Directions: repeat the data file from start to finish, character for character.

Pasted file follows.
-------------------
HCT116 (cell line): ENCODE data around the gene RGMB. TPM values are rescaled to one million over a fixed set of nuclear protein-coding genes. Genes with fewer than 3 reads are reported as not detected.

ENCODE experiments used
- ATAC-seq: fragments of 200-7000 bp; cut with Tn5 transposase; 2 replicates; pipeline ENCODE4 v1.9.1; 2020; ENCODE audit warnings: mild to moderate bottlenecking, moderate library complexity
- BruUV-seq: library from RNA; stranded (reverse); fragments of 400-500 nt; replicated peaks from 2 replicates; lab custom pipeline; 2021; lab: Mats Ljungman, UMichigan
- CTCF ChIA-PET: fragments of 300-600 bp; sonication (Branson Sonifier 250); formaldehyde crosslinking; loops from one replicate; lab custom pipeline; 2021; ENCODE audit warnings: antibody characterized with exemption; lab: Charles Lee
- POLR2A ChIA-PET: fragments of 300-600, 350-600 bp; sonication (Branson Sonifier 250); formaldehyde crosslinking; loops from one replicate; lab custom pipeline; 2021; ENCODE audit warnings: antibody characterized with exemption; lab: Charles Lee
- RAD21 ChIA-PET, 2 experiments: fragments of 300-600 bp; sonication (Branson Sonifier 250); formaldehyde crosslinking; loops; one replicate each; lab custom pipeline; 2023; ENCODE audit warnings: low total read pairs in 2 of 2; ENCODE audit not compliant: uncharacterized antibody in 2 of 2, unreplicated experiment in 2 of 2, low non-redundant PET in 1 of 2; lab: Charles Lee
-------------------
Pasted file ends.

HCT116 (cell line): ENCODE data around the gene RGMB. TPM values are rescaled to one million over a fixed set of nuclear protein-coding genes. Genes with fewer than 3 reads are reported as not detected.

ENCODE experiments used
- ATAC-seq: fragments of 200-7000 bp; cut with Tn5 transposase; 2 replicates; pipeline ENCODE4 v1.9.1; 2020; ENCODE audit warnings: mild to moderate bottlenecking, moderate library complexity
- BruUV-seq: library from RNA; stranded (reverse); fragments of 400-500 nt; replicated peaks from 2 replicates; lab custom pipeline; 2021; lab: Mats Ljungman, UMichigan
- CTCF ChIA-PET: fragments of 300-600 bp; sonication (Branson Sonifier 250); formaldehyde crosslinking; loops from one replicate; lab custom pipeline; 2021; ENCODE audit warnings: antibody characterized with exemption; lab: Charles Lee
- POLR2A ChIA-PET: fragments of 300-600, 350-600 bp; sonication (Branson Sonifier 250); formaldehyde crosslinking; loops from one replicate; lab custom pipeline; 2021; ENCODE audit warnings: antibody characterized with exemption; lab: Charles Lee
- RAD21 ChIA-PET, 2 experiments: fragments of 300-600 bp; sonication (Branson Sonifier 250); formaldehyde crosslinking; loops; one replicate each; lab custom pipeline; 2023; ENCODE audit warnings: low total read pairs in 2 of 2; ENCODE audit not compliant: uncharacterized antibody in 2 of 2, unreplicated experiment in 2 of 2, low non-redundant PET in 1 of 2; lab: Charles Lee